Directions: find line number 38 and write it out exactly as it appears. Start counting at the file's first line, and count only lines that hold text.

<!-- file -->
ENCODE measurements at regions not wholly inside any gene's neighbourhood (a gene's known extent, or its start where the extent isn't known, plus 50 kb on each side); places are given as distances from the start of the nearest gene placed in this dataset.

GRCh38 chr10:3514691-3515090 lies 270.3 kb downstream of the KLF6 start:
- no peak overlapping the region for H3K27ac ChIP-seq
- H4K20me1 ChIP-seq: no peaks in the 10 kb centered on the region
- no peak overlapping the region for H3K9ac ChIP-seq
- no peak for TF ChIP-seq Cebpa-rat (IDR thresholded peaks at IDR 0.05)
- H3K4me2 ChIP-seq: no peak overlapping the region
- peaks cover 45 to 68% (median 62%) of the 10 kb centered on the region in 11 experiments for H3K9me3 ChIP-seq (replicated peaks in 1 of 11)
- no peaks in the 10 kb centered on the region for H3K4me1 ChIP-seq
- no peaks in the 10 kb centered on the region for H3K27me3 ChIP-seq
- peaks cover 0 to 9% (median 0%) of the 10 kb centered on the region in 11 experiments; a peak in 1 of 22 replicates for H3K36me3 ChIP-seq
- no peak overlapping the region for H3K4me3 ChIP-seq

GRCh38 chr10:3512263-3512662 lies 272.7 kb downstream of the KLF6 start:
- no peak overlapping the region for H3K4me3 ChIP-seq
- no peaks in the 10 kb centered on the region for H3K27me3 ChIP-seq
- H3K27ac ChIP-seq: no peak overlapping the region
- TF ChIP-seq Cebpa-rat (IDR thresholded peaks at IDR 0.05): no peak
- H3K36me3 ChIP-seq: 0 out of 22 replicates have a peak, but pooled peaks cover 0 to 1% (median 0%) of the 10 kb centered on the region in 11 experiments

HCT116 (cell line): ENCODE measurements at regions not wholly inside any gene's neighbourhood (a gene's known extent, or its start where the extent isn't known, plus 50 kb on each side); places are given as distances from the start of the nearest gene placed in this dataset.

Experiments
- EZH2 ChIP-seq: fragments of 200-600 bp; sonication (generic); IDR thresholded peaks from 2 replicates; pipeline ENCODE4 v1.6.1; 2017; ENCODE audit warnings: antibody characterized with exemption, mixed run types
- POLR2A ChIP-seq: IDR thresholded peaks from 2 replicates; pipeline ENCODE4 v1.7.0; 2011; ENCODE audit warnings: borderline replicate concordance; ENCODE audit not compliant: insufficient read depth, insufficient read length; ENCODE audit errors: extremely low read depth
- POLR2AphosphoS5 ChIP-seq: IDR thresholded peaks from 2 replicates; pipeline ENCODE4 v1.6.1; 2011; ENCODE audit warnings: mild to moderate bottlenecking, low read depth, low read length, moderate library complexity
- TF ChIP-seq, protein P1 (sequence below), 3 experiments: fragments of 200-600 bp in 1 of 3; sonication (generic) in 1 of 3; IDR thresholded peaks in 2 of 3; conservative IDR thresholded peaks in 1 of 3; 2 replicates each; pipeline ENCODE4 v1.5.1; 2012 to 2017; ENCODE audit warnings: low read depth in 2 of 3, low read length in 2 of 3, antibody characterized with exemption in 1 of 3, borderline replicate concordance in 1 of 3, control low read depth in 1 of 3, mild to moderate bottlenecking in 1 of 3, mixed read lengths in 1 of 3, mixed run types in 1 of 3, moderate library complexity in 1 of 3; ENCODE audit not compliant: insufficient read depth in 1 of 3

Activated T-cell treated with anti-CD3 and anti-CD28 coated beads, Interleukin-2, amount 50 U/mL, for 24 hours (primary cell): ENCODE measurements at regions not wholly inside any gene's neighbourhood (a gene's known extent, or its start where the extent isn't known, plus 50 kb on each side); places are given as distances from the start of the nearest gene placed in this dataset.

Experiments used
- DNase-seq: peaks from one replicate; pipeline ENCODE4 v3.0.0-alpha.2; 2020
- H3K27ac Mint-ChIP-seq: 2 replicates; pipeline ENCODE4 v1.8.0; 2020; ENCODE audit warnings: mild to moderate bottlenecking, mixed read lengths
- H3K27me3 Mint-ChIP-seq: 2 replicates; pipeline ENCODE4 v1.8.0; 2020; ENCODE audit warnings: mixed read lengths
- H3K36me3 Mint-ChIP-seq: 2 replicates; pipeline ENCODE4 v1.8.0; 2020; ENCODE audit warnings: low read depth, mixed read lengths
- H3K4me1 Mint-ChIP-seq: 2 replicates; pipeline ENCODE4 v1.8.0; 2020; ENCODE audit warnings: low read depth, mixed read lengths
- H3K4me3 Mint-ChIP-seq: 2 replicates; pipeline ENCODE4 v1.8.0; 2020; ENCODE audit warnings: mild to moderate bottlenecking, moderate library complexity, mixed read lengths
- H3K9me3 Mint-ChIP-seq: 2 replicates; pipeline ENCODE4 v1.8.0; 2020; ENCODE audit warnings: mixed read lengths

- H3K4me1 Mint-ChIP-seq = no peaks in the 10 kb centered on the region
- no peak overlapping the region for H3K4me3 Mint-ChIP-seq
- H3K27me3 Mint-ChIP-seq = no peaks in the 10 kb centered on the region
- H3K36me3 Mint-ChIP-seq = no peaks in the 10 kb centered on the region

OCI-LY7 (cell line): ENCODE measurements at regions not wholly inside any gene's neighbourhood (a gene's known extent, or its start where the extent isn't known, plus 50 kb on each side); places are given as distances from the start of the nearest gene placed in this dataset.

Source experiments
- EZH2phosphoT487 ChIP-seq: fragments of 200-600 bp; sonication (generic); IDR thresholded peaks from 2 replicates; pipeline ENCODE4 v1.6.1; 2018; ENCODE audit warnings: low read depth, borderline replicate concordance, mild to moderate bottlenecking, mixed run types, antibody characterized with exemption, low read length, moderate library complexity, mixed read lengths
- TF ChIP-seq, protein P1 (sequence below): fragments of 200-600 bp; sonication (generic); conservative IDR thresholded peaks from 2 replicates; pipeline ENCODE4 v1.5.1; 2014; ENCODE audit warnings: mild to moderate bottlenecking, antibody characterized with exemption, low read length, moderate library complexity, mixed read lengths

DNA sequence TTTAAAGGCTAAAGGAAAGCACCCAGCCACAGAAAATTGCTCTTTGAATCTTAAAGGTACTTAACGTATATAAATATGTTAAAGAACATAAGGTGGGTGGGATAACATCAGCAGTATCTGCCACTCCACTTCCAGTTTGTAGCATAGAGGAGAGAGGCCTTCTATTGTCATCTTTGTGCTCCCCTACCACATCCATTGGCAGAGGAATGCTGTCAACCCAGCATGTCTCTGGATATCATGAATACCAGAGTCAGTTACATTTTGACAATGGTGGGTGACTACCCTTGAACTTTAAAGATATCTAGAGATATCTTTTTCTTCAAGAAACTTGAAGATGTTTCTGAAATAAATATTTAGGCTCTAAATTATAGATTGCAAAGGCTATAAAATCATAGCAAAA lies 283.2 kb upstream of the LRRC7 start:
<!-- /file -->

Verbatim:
OCI-LY7 (cell line): ENCODE measurements at regions not wholly inside any gene's neighbourhood (a gene's known extent, or its start where the extent isn't known, plus 50 kb on each side); places are given as distances from the start of the nearest gene placed in this dataset.